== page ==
# If GCD $(a_1,\ldots, a_n)=1$ then there's a matrix in $SL_n(\mathbb{Z})$ with first row $(a_1,\ldots, a_n)$

Let $$n \geq 2$$. Let $$a_1, a_2, \ldots, a_n$$ be $$n$$ integers such that $$\gcd\left(a_1, a_2, \ldots, a_n\right) = 1$$. Prove that there exists a matrix in $$\operatorname{SL}_n\left(\mathbb{Z}\right)$$ whose first row is $$\left(a_1, a_2, \ldots, a_n\right)$$.

Since the gcd of the integers $$a_1,\ldots, a_n$$ is $$1$$, there exists weights $$x_i \in \mathbb{Z}$$ such that $$a_1x_1+\cdots+ a_nx_n=1$$. My two ideas are (a) to brute force construct an $$n\times n$$ matrix with first row $$a_1,\ldots ,a_n$$ and to construct the remaining rows such that the determinant is $$\sum a_ix_i=1$$ or (b) to use induction.

(a) (Constructive) This is tedious since once I find a way to construct the remaining $$n-1$$ rows to ensure that $$a_1x_1$$ appears in the determinant, I am not sure how to modify these $$n-1$$ rows to ensure that only the terms $$a_ix_i$$ appear in the cofactor expansion. If such a matrix exists, I'd like to see it.

(ii) (Non-constructive) If I proceed by induction then the base case $$n=2$$ is settled since I can choose the 2nd row to be $$-x_2, x_1$$ so that the determinant is $$a_1x_1-a_2(-x_2)=1$$. However, I'm not sure how to use the inductive hypothesis to show that if I can construct such an $$n\times n$$-matrix then I can construct an $$\left(n+1\right) \times \left(n+1\right)$$-matrix with the desired property. In particular, if the gcd $$(a_1,\ldots ,a_{n+1})$$ is $$1$$, it is not necesarry that the gcd of any $$n$$ of these terms is $$1$$, so induction may not even apply here.

How can I construct such a matrix or prove that one exists (without necessarily constructing it)?

• Hint: Prove the following more general statement by induction. For any integers x_1,..., x_n with gcd d, there exist A, B in gl_n(Z) such that the first row of A is x_1,..., x_n and AB=diag(d,1,1,...,1). Jun 20, 2016 at 23:35
• If one wants a proof by induction, I suspect we will need to prove that if $\gcd(a_1,\cdots,a_n)=d$, there is an integer matrix with determinant $d$ whose first row is $a_1,\dots,a_n$. Jun 20, 2016 at 23:44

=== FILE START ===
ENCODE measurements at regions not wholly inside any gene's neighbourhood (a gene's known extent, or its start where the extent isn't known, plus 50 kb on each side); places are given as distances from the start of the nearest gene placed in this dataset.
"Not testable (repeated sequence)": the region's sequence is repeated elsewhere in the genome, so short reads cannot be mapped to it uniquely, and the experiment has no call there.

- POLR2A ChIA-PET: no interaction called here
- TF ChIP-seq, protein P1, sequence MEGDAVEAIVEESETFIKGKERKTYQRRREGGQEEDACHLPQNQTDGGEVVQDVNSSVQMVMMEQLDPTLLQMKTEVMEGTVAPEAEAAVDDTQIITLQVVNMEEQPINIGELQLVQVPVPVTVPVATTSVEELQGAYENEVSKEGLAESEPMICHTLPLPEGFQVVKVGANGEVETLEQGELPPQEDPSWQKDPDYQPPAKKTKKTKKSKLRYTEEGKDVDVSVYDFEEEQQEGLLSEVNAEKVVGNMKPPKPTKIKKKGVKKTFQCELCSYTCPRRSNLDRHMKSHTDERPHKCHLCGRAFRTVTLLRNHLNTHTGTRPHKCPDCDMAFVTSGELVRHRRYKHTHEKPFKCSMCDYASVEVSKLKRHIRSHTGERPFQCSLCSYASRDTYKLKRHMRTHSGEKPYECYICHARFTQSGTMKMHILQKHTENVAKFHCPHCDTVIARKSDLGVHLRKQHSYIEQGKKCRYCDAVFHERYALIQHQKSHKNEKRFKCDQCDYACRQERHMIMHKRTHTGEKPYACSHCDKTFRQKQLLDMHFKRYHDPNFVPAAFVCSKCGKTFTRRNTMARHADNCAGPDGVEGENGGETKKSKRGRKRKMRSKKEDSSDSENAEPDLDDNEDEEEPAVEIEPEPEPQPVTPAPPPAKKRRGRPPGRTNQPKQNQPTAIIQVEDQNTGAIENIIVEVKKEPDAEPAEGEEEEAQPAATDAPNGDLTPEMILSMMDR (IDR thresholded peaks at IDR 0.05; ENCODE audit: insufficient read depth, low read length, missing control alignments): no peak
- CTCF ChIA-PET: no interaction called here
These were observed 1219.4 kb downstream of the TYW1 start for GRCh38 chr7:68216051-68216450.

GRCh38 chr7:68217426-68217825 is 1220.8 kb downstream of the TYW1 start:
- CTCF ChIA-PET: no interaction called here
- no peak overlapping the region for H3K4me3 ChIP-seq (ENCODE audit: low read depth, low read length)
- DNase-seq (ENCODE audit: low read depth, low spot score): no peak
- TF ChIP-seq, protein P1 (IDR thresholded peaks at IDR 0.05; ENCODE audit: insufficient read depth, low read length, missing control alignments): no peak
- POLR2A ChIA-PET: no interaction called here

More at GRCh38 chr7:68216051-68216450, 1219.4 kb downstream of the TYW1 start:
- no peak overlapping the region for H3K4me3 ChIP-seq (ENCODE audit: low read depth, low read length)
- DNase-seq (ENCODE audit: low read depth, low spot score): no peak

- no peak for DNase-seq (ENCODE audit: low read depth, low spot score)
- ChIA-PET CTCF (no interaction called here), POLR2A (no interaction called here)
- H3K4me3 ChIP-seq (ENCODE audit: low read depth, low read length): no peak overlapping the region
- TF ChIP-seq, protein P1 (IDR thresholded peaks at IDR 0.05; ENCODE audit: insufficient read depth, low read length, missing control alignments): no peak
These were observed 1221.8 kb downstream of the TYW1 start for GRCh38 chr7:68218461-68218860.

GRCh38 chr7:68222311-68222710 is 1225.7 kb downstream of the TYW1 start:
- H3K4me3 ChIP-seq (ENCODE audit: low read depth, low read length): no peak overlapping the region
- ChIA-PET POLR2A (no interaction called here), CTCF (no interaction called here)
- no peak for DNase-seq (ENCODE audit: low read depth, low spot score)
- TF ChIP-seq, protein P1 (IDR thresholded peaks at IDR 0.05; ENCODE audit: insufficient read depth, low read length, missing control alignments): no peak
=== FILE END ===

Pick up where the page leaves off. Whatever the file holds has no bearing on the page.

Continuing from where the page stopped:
• Does this answer your question? Can the determinant of an integer matrix with a given row be any multiple of the gcd of that row? Apr 22 at 12:05

Suppose the statement holds for $$n\geq2$$, and consider integers $$a_1,\ldots,a_{n+1}$$ whose GCD is $$1$$. Let $$d=\gcd(a_1,a_2,\ldots,a_n)$$, and let $$a_i'=a_i/d$$ for $$i\leq n$$. Note that $$1=\gcd(a_1,\ldots,a_{n+1})=\gcd(d, a_{n+1})$$ and $$1=\gcd(a_1',\ldots,a_n').$$ By induction, there are matrices $$X\in SL_2(\mathbb Z)$$ and $$Y\in SL_n(\mathbb Z)$$ whose first rows are $$(d, a_{n+1})$$ and $$(a_1',\ldots,a_n')$$ respectively. Let $$X=\begin{pmatrix}d&a_{n+1}\\ p&q\end{pmatrix}.$$ Also consider the $$1\times n$$ row matrix $$v=\begin{pmatrix}p&0&\ldots&0\end{pmatrix}$$ and the $$n\times 1$$ column matrix $$w=\begin{pmatrix}a_{n+1}&0&\ldots&0\end{pmatrix}^T$$. Let $$D$$ be the $$n\times n$$ diagonal matrix with diagonal $$(d,1,\ldots,1)$$. Let $$Z=\begin{pmatrix}DY&w\\ vY&q\end{pmatrix}.$$ Note that the first row of $$Z$$ is $$(a_1,\ldots,a_{n+1})$$. Also $$\begin{eqnarray*} Z\begin{pmatrix}Y^{-1}&0\\ 0&1\end{pmatrix} &=&\begin{pmatrix}D&w\\ v&q\end{pmatrix}\\ &=&\begin{pmatrix}d&0&a_{n+1}\\0&I&0\\ p&0&q\end{pmatrix}. \end{eqnarray*}$$ Since $$X$$ is invertible over $$\mathbb Z$$, so is the RHS, and so is $$Z$$. Thus $$\det(Z)=\pm1$$, and we get the required matrix by flipping the sign of one row of $$Z$$ if necessary.
• The case $d = 0$ needs extra care. Apr 29, 2019 at 3:36
• @darijgrinberg How can $\;d=0\;$ be ever possible if $\;(a_1,...,a_n)\ge(a_1,...,a_n,a_{n+1})=1\;$ ? Dec 30, 2019 at 9:57
• @DonAntonio: Your $\geq$ sign is a $\subseteq$, so it is certainly possible. Imagine $a_1 = a_2 = \cdots = a_n = 0$ and $a_{n+1} = \pm d$. Dec 30, 2019 at 10:09
• @darijgrinberg No, my sign is fine...but I thought it was a given the $\;a_i\;$ were different from zero. Thanks. Dec 30, 2019 at 10:32
I can get close; consider the block matrix $$\left(\begin{matrix} a_1x_1 & r\\ c&I\end{matrix}\right)$$ where $r$ is the row vector $(\begin{matrix} a_2 & a_3 & \cdots & a_n\end{matrix})$, $c$ is the column vector $(\begin{matrix} -x_2 & -x_3 & \cdots & -x_n\end{matrix})^T$, and $I$ is the $(n-1)\times (n-1)$ identity matrix.